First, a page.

Importantly, the fisherman’s reward must be less than the slashed amount. Otherwise, malicious Indexers could simply slash themselves to get around thawing periods or avoid slashing by someone else.
For single attestation disputes, the Fisherman is assumed to be an actor who got their hands through some extra-protocol means, for example a third party logging service.
We expect the far more common use case to be conflicting attestation disputes. In this case, a Fisherman can submit two attestations for the same query, signed by two different Indexers. If the attestations don’t agree with one another, then it’s guaranteed that one or both Indexers committed a fault.
Consumers, when querying The Graph, may choose to intermittently query multiple Indexers for the same query results--for extra security and the chance of winning a portion of their slashed stake as a reward. This strategy works better as the number of unique Indexers on a subgraph increases.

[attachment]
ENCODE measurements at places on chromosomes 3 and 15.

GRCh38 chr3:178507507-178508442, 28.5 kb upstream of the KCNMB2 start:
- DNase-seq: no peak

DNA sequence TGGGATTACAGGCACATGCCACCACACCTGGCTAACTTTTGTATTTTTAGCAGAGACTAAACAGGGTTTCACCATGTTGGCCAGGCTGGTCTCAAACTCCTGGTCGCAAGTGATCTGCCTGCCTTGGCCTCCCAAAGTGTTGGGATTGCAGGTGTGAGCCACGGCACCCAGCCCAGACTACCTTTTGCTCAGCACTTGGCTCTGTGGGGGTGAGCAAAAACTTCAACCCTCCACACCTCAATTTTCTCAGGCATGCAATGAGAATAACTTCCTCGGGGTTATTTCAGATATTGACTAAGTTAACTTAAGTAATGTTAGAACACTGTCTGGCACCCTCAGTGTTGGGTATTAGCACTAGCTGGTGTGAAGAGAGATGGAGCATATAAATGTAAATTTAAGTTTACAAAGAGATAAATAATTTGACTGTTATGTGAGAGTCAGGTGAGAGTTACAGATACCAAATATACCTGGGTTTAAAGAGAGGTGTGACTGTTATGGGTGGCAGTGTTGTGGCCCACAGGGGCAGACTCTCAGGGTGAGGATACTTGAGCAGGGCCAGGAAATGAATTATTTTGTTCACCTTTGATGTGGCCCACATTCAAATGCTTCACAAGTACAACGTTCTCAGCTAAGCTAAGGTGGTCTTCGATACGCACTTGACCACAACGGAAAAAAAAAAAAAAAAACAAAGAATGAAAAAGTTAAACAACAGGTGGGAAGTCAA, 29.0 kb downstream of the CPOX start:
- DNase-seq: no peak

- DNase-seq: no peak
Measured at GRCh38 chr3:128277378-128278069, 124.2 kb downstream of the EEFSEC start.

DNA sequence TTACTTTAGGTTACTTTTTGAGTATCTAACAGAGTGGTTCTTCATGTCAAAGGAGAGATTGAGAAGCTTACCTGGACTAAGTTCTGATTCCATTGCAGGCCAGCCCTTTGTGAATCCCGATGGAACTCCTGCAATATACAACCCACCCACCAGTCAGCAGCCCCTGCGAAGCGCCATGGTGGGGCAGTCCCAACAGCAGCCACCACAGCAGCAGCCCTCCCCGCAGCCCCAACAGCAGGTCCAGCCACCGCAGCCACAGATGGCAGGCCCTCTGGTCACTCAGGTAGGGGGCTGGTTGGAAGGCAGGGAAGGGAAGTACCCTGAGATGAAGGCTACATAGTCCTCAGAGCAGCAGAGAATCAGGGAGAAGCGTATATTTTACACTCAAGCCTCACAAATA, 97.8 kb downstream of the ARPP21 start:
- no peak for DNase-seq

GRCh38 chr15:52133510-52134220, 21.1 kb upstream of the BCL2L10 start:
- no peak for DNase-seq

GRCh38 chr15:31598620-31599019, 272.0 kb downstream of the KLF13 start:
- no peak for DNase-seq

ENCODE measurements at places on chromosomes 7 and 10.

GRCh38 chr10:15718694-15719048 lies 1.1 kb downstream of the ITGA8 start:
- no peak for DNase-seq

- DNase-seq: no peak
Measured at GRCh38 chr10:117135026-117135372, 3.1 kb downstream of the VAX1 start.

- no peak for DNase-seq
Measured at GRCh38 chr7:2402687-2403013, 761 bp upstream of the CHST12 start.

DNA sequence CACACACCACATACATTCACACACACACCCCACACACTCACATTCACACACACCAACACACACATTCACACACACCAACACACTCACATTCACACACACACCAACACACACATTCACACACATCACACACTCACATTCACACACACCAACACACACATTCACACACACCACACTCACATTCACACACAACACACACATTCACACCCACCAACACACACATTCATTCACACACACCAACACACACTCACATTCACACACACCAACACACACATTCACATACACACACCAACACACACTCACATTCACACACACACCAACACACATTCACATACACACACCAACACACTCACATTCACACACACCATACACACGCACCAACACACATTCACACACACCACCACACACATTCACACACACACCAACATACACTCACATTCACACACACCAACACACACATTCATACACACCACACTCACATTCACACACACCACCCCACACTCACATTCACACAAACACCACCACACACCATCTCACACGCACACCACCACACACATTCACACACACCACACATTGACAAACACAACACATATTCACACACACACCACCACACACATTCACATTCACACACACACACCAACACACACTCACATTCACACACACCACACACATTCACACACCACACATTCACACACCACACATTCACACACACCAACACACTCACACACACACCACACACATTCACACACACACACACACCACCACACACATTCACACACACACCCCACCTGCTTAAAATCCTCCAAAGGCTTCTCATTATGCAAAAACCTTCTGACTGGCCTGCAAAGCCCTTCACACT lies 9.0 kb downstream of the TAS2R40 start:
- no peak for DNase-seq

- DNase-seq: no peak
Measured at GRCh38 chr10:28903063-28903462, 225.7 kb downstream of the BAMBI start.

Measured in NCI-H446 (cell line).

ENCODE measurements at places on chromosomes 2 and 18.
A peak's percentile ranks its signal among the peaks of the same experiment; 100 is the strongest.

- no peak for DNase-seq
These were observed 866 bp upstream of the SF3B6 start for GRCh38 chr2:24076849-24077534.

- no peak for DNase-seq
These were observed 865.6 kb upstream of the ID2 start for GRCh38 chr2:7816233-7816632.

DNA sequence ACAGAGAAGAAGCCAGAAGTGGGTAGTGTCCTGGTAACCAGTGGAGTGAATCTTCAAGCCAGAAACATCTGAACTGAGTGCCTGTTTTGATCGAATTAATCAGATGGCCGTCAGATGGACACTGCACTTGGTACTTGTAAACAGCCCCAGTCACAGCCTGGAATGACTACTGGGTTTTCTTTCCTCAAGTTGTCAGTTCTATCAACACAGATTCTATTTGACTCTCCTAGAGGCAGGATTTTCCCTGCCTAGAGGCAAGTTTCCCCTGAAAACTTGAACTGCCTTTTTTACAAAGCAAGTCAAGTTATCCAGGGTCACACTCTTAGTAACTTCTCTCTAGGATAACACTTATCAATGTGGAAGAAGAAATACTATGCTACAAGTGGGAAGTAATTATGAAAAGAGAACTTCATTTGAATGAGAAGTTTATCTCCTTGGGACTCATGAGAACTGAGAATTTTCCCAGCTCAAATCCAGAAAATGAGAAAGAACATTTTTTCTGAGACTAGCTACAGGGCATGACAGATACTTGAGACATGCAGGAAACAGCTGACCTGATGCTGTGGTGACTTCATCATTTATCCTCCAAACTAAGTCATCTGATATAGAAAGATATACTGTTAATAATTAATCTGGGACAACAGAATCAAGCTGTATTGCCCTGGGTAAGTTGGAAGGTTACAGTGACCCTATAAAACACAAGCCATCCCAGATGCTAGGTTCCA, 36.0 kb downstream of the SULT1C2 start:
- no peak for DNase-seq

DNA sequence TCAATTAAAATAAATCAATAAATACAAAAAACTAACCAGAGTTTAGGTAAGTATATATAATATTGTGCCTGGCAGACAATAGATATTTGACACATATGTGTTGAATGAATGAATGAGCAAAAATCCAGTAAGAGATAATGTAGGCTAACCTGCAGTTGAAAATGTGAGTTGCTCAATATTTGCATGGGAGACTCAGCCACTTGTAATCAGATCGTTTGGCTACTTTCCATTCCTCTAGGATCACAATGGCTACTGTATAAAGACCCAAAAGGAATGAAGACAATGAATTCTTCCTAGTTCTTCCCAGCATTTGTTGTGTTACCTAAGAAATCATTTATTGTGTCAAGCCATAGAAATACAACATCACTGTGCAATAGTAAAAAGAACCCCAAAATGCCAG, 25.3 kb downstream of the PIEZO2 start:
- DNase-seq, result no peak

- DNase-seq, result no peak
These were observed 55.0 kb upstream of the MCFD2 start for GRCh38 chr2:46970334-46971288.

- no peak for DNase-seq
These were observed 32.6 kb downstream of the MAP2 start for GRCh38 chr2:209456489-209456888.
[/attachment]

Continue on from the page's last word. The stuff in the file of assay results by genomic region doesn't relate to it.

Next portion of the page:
In the first version of the network, there will be an Arbitrator set via protocol governance, which will decide the outcome of disputes. Similar to indexing disputes, the Arbitrator may exercise judgment when incorrect queries may arise as a result of bugs in the software, Indexers missing events from the blockchain, or other accidental factors that could lead to a slashable offense. Arbitration should settle disputes according to the protocol specification as well as the aforementioned arbitration charter.
Eventually, as the software matures, Indexers will be expected to develop the operational know-how to avoid these sorts of errors.
After network launch, The Graph core team will be passing off it’s mantle as sole stewards of the protocol to on-chain decentralized governance called The Graph Council. You can learn more about it in this blog post, but the TLDR is that future improvements to the protocol will go through a decentralized proposal process in which we will be active participants.